State Chief Medical Exec Wells headed to trial on Flint manslaughter charge

Leonard N. Fleming
The Detroit News
Defense attorney Steve Tramontin speaks with his client Dr. Eden Wells before a hearing Friday, Dec. 7, 2018, at Genesee District Court in downtown Flint, Mich.

Flint — State Chief Medical Executive Eden Wells will head to trial on involuntary manslaughter and other criminal charges related to the city's water crisis, a judge ruled Friday.

67th District Judge William Crawford reviewed evidence and testimony, hinting early on that he believed Wells knew about the 2014-15 Legionnaires' disease outbreak in the Flint area and agreeing with the prosecutor's evidence that she was slow to act and warn other state officials.

The court "found it hard to believe" that Wells would not have known about the outbreak that was prompted by the lead contamination water crisis, Crawford said from the bench.

Genesee District Judge William Crawford reads through a prepared statement during a hearing on Dr. Eden Wells' involvement in the Flint water crisis, Friday, Dec. 7, 2018, at Genesee District Court in downtown Flint, Mich. Wells, Michigan's chief medical executive, will stand trial on involuntary manslaughter and other charges in a criminal investigation of Flint's water issues, Crawford ruled Friday.

Wells, appointed by Gov. Rick Snyder, has been charged with involuntary manslaughter related to the death of John Snyder, who prosecutors say died of Legionnaires' disease in 2015 while the city was drawing its water from the Flint River. 

Wells is also facing charges of lying to a special police agent and obstruction of justice regarding the 2014-15 Legionnaires’ outbreak in the Flint region.

Crawford addressed a courtroom with a smaller audience than the crowd that gathered in August, when 67th District Judge David Goggins ruled that Michigan health and welfare chief Nick Lyon was "corrupt" in his handling of the Flint area Legionnaires' disease outbreak and bound him over for trial on involuntary manslaughter and other charges.

Crawford read from extensive notes and wrapped up his ruling in about an hour. By contrast, Goggins spent more than two-and-a-half hours to deliver his verdict.

Special Prosecutor Todd Flood left the courtroom immediately after the ruling and had no comment. It is unclear whether the incoming Democratic Attorney General Dana Nessel will retain Flood and his team.

“We are extremely happy with the outcome," said Paul Stablein, an assistant special prosecutor on the case with Flood. "It was the correct outcome under the circumstances based upon the evidence that was presented.

“The judge did a detailed analysis of that. We are happy that he paid attention … and that he came to the right conclusion.”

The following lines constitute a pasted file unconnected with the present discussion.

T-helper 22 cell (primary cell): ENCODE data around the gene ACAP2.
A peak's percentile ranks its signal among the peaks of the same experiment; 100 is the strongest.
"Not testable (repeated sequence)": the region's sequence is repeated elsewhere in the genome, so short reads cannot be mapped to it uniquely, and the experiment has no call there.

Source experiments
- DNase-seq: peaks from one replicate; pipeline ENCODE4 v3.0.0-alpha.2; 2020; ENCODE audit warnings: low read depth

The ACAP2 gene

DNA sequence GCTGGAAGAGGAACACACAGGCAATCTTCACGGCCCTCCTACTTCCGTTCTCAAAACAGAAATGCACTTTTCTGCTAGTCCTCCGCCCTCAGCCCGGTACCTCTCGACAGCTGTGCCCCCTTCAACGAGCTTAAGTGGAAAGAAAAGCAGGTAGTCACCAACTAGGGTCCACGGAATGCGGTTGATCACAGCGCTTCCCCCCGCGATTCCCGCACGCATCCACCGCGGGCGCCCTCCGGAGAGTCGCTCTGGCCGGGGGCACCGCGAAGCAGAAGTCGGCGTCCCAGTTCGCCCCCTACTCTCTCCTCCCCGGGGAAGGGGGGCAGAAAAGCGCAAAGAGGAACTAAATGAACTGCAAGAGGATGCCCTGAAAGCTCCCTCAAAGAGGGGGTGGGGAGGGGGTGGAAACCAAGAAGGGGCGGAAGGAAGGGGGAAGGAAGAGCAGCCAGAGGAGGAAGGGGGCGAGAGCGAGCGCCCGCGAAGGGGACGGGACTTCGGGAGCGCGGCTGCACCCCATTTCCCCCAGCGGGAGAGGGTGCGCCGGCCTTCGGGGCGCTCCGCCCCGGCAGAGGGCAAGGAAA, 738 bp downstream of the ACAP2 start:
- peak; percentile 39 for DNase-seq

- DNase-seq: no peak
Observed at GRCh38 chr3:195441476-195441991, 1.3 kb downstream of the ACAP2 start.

Wells hugged supporters who gathered in the courtroom, but had no comment.

Steve Tramontin, one of Wells’ attorneys in the case, said “this is just round one” and they will continue to battle the case in circuit court.

“Dr. Wells is innocent of these charges and we intend to continue to fight them,” he said. “And we’re going to move on, move up.”

As for Wells, Tramontin said, “she’s doing fine.”

Wells, like Michigan Department of Health and Human Services Director Nick Lyon, remains on the job despite facing criminal charges. Snyder has said Lyon and Wells “are presumed innocent unless and until proven guilty beyond a reasonable doubt” and “continue to be instrumental in Flint’s recovery.”

Schuette has called for the two officials to resign

Dr. Eden Wells, center, puts her jacket on as she leaves the court house alongside her defense attorneys Steve Tramontin, left, and Jerold Lax after a hearing Friday, Dec. 7, 2018, at Genesee District Court in downtown Flint, Mich. Wells, Michigan's chief medical executive, will stand trial on involuntary manslaughter and other charges in a criminal investigation of the Flint water crisis, a judge ruled Friday.

Flint Mayor Karen Weaver welcomed the ruling.

“I commend the judge for looking at the evidence provided and making a good judicial decision," Weaver said in a statement. "We have been holding our breath as a collective since 2014; we are still waiting for that moment where we can exhale and know that finally, something was done right and our cries were heard.

"Just like the rest of the country, and even more so, we will have our eyes and ears glued to this trial. Flint Lives Matter and we deserve justice.”

The bind-over decision on Wells has been more than a year in the making following 10 months of on-and-off testimony in the case brought by outgoing state Attorney General Bill Schuette.

Special prosecutors argued that Wells "failed to prevent the danger" of the Legionnaires' outbreak, which killed 12 and sickened at least 79 others in the Flint area.

Prosecutors have linked the 2014-2015 outbreak to the Flint lead-contaminated water crisis, while defense attorneys have said many Legionnaires' cases could be traced to the water at a Flint hospital. In addition, the defense has argued that Wells didn't ascend to her state position until May 2015, well into the outbreak.

Wells becomes the third Flint-related defendant to go to criminal trial.

In addition to Lyon, former Flint Emergency Manager Gerald Ambrose waived his preliminary exam and headed straight to trial. Ambrose, who ran the day-to-day operations of Flint for the first four months of 2015 after being appointed by Snyder, is charged with committing false pretenses and conspiracy to commit false pretenses, as well as a charge of misconduct in office and a misdemeanor count of willful neglect of duty.

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